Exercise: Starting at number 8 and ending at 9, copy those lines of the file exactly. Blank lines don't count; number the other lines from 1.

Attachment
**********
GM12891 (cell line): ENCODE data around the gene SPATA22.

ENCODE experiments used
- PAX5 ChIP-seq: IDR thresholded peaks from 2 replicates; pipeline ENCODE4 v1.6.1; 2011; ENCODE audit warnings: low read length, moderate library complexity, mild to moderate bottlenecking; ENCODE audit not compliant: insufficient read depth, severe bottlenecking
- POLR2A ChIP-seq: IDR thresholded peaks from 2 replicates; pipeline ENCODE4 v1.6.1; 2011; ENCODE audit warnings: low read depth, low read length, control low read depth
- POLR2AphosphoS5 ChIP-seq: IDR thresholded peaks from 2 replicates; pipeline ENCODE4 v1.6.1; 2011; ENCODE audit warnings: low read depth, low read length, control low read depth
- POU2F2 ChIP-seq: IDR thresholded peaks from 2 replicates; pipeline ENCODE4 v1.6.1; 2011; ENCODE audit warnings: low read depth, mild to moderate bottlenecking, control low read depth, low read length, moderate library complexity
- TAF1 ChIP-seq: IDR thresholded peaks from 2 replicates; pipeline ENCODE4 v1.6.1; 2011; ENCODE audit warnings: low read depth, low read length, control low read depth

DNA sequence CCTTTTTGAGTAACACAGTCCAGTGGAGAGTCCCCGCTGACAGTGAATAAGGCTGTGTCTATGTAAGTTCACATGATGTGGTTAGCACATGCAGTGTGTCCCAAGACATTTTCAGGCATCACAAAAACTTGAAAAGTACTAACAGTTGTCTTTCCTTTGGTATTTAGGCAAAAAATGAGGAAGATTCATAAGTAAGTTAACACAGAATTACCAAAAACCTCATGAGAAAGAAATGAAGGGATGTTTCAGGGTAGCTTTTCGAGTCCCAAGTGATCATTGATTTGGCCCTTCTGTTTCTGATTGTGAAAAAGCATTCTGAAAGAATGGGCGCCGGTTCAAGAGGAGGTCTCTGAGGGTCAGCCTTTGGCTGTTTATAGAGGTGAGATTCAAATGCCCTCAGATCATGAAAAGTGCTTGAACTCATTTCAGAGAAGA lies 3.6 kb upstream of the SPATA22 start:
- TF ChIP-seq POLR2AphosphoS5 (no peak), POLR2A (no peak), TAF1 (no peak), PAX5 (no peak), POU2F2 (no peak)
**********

DNA sequence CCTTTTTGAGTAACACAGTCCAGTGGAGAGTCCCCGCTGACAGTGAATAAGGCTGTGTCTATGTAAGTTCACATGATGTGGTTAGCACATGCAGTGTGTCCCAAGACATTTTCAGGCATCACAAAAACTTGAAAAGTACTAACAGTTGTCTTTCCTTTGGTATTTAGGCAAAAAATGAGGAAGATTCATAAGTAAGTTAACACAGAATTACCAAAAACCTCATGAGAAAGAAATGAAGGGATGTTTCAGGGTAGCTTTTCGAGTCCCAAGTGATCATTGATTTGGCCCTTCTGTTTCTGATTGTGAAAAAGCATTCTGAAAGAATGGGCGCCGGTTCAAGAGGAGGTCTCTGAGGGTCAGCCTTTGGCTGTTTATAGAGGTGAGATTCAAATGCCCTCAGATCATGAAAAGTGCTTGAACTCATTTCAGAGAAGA lies 3.6 kb upstream of the SPATA22 start:
- TF ChIP-seq POLR2AphosphoS5 (no peak), POLR2A (no peak), TAF1 (no peak), PAX5 (no peak), POU2F2 (no peak)